Title: Laparoscopic liver resection using radiofrequency coagulation
Authors: Hompes, Daphne
Aerts, Raymond
Penninckx, Freddy
Topal, Baki # ×
Issue Date: Nov-2006
Publisher: Springer International
Series Title: Surgical endoscopy: ultrasound and interventional techniques vol:21 pages:175-180
Abstract: BACKGROUND: The use of radiofrequency (RF) energy has been described to perform open liver resection safely and with minimal blood loss. Yet no data are available on the potential contribution of RF energy to the limitation of intraoperative blood loss during laparoscopic liver resection (LLR). The aim of this prospective, nonrandomized study was to investigate the potential contribution of RF energy to the limitation of intraoperative blood loss in patients undergoing LLR. METHODS: Forty-five patients [male/female ratio 22/23, age 57 years (26-80)] underwent LLR. Eleven benign and 47 malignant lesions (mostly colorectal metastases) were resected. Median number [1 (1-3)] and maximum diameter [40 mm (8-170)] of tumors as well as median tumor free margins [10mm (1-30)] were comparable in patients undergoing LLR with (20 patients) or without (25 patients) RF-assistance. Thirty-eight minor (</=2 segments) and 9 major (>3 segments) resections were performed. Eighteen patients simultaneously underwent additional surgery. RESULTS: No mortality occurred. Median intraoperative blood loss was 200 (5-4000) ml and was similar in patients undergoing LLR with or without RF-assistance. The type of surgical procedure was a determinant for the amount of intraoperative blood loss (p = 0.0002). Significant bleeding occurred from large hepatic vessels at major resections. Median operation time was 115 (45-360) minutes. RF-assistance didn't seem to reduce perioperative morbidity. CONCLUSIONS: LLR can be performed with minimal intraoperative blood loss, which is determined by the type of hepatectomy. Significant intraoperative bleeding occurs from large hepatic vessels during major resections. RF-assisted parenchymal transection in LLR doesn't seem to reduce blood loss, operation time, or perioperative morbidity.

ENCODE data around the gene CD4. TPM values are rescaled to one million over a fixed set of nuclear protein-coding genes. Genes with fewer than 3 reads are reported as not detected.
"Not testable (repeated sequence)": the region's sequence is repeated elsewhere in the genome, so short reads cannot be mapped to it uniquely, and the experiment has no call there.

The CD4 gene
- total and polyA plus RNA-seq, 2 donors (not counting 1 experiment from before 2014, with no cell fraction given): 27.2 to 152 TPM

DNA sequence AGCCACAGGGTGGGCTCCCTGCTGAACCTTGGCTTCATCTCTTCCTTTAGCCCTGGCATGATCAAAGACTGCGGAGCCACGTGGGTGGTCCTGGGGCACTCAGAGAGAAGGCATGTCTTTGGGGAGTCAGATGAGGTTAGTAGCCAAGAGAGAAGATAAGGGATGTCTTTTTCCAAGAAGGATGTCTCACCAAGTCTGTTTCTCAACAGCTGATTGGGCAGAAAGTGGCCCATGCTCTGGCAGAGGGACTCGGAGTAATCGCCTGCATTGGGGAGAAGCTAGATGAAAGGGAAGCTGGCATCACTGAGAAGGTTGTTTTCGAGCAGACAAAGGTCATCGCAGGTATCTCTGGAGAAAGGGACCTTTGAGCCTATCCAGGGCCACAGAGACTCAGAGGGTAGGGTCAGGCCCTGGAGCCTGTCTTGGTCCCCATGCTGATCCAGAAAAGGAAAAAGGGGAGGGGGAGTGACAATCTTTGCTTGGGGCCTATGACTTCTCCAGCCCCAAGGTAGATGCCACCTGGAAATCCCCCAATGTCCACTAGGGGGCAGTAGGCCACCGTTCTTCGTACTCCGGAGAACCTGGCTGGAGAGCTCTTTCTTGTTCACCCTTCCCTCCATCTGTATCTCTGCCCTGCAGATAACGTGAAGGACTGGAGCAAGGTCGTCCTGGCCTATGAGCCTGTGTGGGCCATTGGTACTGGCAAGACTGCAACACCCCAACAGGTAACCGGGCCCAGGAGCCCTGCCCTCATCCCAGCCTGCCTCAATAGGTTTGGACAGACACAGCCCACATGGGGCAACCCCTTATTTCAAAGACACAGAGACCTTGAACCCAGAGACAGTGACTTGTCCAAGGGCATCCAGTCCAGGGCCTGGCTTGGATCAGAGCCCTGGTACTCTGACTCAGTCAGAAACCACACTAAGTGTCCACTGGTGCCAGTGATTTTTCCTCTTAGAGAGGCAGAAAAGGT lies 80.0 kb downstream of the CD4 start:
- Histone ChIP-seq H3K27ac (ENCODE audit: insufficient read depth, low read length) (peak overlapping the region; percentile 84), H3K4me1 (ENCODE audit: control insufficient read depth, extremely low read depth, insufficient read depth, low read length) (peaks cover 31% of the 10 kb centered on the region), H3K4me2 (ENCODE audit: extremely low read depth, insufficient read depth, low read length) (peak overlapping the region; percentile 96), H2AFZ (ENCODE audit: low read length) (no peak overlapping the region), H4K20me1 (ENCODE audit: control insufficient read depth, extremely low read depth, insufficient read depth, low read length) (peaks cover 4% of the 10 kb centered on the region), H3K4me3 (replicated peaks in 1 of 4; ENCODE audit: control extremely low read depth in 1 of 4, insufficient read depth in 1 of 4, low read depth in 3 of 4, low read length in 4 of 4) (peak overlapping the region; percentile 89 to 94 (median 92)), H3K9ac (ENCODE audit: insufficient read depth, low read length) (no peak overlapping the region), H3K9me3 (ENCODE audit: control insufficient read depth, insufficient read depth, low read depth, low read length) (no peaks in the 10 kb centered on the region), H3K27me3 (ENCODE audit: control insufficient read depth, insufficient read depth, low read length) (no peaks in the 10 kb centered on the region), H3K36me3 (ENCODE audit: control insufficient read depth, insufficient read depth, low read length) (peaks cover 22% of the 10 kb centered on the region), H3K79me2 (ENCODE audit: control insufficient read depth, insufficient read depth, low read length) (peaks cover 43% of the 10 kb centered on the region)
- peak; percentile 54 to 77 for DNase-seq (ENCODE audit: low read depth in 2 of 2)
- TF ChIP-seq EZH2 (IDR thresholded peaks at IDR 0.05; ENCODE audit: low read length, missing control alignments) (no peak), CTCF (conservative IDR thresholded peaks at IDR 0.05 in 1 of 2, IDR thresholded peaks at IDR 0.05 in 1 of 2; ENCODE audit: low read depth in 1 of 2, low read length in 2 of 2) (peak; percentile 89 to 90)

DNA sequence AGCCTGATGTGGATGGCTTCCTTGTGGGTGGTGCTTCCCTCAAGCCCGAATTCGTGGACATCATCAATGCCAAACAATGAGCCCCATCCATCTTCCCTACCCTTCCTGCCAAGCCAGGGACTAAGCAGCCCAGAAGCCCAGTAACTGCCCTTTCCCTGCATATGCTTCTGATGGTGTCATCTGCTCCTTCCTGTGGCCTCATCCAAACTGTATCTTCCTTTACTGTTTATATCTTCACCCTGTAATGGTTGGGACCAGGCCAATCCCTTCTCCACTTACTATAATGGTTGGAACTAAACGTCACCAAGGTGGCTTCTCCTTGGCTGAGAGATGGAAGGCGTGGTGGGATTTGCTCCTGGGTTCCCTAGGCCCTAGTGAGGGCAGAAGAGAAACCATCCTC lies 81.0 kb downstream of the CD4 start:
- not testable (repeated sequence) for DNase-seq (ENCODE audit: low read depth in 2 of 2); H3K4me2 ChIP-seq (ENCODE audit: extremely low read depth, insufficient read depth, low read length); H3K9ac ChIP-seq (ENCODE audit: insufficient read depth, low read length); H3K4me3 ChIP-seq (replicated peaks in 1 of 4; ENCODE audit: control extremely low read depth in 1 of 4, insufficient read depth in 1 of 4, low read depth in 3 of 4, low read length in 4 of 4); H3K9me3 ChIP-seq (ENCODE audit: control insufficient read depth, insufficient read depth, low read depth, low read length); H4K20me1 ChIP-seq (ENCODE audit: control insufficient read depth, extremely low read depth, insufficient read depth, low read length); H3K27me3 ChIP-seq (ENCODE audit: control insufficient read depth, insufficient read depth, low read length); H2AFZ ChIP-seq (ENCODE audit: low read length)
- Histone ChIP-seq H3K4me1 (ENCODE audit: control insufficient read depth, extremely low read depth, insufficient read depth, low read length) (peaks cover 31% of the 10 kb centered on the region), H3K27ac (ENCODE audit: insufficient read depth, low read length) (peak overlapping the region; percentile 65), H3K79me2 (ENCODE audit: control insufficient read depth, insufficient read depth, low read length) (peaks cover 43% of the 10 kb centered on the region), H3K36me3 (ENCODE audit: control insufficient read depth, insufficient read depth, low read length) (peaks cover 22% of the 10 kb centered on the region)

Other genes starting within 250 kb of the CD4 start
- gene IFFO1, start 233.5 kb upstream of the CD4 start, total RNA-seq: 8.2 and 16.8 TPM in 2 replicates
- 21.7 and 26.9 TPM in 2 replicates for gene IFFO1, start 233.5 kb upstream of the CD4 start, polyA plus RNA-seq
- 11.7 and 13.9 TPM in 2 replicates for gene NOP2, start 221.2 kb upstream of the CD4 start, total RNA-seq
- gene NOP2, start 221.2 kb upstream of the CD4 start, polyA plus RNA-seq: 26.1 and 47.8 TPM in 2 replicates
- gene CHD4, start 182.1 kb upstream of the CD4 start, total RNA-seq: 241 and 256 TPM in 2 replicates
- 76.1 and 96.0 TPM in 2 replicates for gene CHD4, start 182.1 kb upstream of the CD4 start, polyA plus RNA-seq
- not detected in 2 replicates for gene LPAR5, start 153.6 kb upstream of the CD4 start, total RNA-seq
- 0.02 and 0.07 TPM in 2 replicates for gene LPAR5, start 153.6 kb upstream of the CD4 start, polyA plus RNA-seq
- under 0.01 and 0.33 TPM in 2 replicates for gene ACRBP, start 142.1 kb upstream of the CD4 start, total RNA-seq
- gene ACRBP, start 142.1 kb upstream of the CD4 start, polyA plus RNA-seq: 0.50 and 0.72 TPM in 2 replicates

ISSN: 0930-2794
Publication status: published
KU Leuven publication type: IT
Appears in Collections:Abdominal Surgical Oncology
Clinical Residents Medicine
× corresponding author
# (joint) last author

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